References to popular articles published in 2000:
Scientists open an eye on the sun.
By: Douglas Birch, The Baltimore Sun, 11 January 2000.
SUN STUDIES MAY SHED LIGHT ON GLOBAL WARMING.
By: CURT SUPLEE, The Washington Post, 9 October 2000.
Images Show Heating Source of Sun's Atmosphere.
By: Kathy Sawyer, The Washington Post, 26 September 2000.
Solar Theory is Scorched.
By: Dan Vergano, USA Today, 27 September 2000.
Scientists Begin to Unravel a Stubborn Solar Mystery.
By: Peter N. Spotts, The Christian Science Monitor, 27 September
Fire in the Sky.
By: Mark Alpert, Scientific American, July 2000.
Solar flare-ups: the 11-year cycle is peaking again, and scientists
don't know how big, or disruptive, the effects may be.
By: Faye Flam, The Philadelphia Inquirer, 2 October 2000.
Able to See Dark Side of Sun: Spotting storms on star's other side
would forecast power disruptions.
By: Earl Lane (Newsday), New York Newsday, 10 March 2000.
Opening a View to the Far Side of the Sun, Researchers Develop a
Sonar-Like System To See Through Our Star, Warn of Sunspots.
By: Curt Suplee, The Washington Post, 10 March 2000.
Seeing sunspots: Sun nears peak of 11-year cycle of activity.
By: Taylor Rushing, Baton Rouge Advocate, 16 April 2000.
Peering through sun may let experts forecast solar flares.
By: Jeff Nesmith, Atlanta Journal-Constitution, 12 March 2000.
Experts seeking ways to predict solar storms: electrical, data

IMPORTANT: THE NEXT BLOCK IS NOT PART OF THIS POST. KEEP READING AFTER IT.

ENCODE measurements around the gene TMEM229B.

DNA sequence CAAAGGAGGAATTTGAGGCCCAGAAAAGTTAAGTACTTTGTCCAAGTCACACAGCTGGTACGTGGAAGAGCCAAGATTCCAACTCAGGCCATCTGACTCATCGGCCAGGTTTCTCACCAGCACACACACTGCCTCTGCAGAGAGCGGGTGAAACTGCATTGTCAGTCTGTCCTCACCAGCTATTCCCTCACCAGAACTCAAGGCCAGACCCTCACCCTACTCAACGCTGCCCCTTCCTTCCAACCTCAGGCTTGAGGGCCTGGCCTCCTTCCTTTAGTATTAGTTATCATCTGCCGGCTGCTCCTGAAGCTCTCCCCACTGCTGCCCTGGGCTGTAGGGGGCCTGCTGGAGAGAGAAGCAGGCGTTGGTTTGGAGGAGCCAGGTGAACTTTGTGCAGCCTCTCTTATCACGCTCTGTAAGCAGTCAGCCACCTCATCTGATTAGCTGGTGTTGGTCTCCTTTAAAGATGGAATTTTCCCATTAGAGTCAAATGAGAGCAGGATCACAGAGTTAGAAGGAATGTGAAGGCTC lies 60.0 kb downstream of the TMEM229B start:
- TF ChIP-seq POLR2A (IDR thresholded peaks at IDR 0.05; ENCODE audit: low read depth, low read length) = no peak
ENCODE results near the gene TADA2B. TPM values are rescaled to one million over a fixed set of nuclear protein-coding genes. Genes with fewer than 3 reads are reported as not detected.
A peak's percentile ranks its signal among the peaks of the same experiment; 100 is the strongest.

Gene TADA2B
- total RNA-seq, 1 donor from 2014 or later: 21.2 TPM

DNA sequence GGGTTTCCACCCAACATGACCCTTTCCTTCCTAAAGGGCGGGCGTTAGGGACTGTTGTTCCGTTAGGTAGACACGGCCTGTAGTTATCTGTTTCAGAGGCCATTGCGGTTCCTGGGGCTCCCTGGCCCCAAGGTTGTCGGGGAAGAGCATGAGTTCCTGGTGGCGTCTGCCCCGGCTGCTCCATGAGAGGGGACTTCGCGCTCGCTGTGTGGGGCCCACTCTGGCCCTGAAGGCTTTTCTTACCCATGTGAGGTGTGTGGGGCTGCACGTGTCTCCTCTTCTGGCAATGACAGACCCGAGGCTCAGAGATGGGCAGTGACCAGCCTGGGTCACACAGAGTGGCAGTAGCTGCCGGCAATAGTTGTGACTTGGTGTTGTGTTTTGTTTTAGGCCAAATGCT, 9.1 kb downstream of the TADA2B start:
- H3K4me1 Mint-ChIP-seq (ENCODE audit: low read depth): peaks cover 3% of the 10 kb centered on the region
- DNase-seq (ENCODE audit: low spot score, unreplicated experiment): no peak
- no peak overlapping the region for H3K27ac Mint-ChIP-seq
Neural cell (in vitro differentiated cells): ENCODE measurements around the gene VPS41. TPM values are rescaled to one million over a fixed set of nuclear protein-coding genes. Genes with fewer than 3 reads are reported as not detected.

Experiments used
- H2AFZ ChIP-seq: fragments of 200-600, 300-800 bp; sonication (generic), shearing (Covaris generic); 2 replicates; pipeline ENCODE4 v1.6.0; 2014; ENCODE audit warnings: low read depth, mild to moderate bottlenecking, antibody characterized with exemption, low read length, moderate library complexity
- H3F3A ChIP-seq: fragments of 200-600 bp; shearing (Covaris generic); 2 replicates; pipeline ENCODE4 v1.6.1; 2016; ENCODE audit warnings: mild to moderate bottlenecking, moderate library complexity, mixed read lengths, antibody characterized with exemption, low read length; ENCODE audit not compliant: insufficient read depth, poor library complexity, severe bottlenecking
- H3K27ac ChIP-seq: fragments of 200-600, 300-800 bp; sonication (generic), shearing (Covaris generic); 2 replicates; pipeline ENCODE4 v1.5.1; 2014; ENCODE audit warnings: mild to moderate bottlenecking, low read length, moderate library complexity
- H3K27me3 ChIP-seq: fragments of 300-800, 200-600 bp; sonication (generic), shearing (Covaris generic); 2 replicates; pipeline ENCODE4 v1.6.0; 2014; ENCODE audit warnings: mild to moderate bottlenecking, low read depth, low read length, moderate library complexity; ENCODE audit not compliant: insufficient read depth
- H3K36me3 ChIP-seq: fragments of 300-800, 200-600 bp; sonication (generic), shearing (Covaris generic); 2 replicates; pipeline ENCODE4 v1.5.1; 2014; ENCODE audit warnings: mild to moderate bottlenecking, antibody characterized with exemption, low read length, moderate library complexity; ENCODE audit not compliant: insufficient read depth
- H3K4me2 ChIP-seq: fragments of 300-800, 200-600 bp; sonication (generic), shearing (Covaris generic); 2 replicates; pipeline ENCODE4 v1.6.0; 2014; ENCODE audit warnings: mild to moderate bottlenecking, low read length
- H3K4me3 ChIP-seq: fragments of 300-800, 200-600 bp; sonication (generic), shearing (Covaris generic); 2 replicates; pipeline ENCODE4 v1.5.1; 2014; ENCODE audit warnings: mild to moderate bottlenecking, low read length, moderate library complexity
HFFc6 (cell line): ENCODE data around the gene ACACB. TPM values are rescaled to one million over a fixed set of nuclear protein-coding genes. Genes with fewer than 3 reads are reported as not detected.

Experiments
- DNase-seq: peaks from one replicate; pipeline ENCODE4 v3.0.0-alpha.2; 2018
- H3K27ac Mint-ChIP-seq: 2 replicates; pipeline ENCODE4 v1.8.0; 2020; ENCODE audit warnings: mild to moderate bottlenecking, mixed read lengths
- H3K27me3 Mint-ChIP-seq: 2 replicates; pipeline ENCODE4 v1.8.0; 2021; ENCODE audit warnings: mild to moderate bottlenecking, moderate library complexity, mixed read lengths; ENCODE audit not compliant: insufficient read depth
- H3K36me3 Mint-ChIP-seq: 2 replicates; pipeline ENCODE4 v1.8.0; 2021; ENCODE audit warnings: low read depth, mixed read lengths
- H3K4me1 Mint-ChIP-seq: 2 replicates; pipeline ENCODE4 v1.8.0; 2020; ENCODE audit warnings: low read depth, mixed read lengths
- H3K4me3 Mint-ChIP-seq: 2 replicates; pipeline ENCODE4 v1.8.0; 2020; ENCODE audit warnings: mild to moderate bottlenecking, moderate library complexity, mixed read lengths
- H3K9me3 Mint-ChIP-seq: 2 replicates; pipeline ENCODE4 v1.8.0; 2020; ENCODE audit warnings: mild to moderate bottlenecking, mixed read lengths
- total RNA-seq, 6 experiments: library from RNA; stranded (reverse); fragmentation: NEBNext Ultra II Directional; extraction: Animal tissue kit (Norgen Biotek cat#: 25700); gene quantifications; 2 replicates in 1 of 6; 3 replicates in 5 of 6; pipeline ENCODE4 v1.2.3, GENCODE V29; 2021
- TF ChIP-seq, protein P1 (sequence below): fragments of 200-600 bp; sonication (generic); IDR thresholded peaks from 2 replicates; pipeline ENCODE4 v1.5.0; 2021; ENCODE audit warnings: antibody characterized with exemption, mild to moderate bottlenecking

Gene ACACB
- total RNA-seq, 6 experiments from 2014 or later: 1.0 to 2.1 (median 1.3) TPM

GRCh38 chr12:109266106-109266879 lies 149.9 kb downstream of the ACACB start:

By: Earl Lane (Newsday), The Commercial Appeal (Memphis), 19 March
Solar storms could be y2k pest. NASA hopes to launch an armada of
spacecraft to study, monitor sun. Strong bursts of energy can
disrupt life on earth.
By: Earl Lane (Newsday), Akron Beacon Journal, 16 March 2000.
Solar storms: as sunspots reach a peak again, Earth faces
disruptions from bad weather of a different sort.
By: Scott Allen (Boston Globe), San Jose Mercury News,
22 February 2000.
Space-age forecasters watch for solar storms.
By: Keay Davidson, San Francisco Examiner, 16 June 2000.
Spacecraft sounds out the sun's hidden half.
By: Ron Cowen, Science News, v. 157(12), p. 183, 18 March 2000.
The heavens and the deep blue sea.
By: Francesco Santini, University of Toronto.
Rotunda, The Magazine of the Royal Ontario Museum (Winter 2000), p. 24.
Space weather: physics and forecasts.
By: Janet Luhmann, Space Sciences Lab, UC Berkeley.
Physics World, vol. 13, no. 7, p. 31 (July 2000).
Peeking behind the sun.
By: John S. MacNeil
U.S. News & World Report, June 5, 2000, v128, i22, p61.
White-Light Adventures on the Sun.
By: Gary Seronik.
Sky & Telescope (Observer's Notebook), September 2000, v100, i3, p122.
Model Tracks Storms from the Sun.
By: R. Cowen
Science News, June 24, 2000, v157, i26, p404
Craft find where sun's corona gets its hots.
By: R. Cowen.
Science News, September 30, 2000, v158, i14, p214
Are solar eruptions triggered a loopy way?
By: R. Cowen
Science News, April 15, 2000, v157, i16, p245
Solar Update: Seeing Moss and the Whole Sun.
By: Andrea Gianopoulos
Astronomy, June 2000, v28, i6, p26
Arsenal of the Sun.
By: Mark D. Uehling.
Popular Science, February 2000, v256, i2, p52.
By: Thomas Hayden
Astronomy, January 2000, v28, i1, p45
When the Solar Wind Blows: Business looks brisk for Jo Ann
Joselyn, who predicts the weather in space.
By: Katy Human
Astronomy, January 2000, v28, i1, p56.
Quaking Sun: A pioneer in the field of helioseismology, Jack
Harvey unveils the sun's dynamic interior.
By: Tony Ortega.
Astronomy, January 2000, v28, i1, p60.
Underground Astronomer: Ray Davis gave an active gold mine
a second job - as a neutrino telescope.
By: Marcia Bartusiak.
Astronomy, January 2000, v28, i1, p64
The Sunny Side of Stargazing.
By: Phil Harrington.
Astronomy, January 2000, v28, i1, p100.
SIMULATING SOLAR PRIMINENCES IN THE LABORATORY.
By: PAUL M. BELLAN (Caltech).
American Scientist, March 2000, v88, i2,
Solar Storms: The Silent Menace.
By: Sten Odenwald (Raytheon ITSS, NASA/GSFC).
Sky & Telescope, March 2000, p50.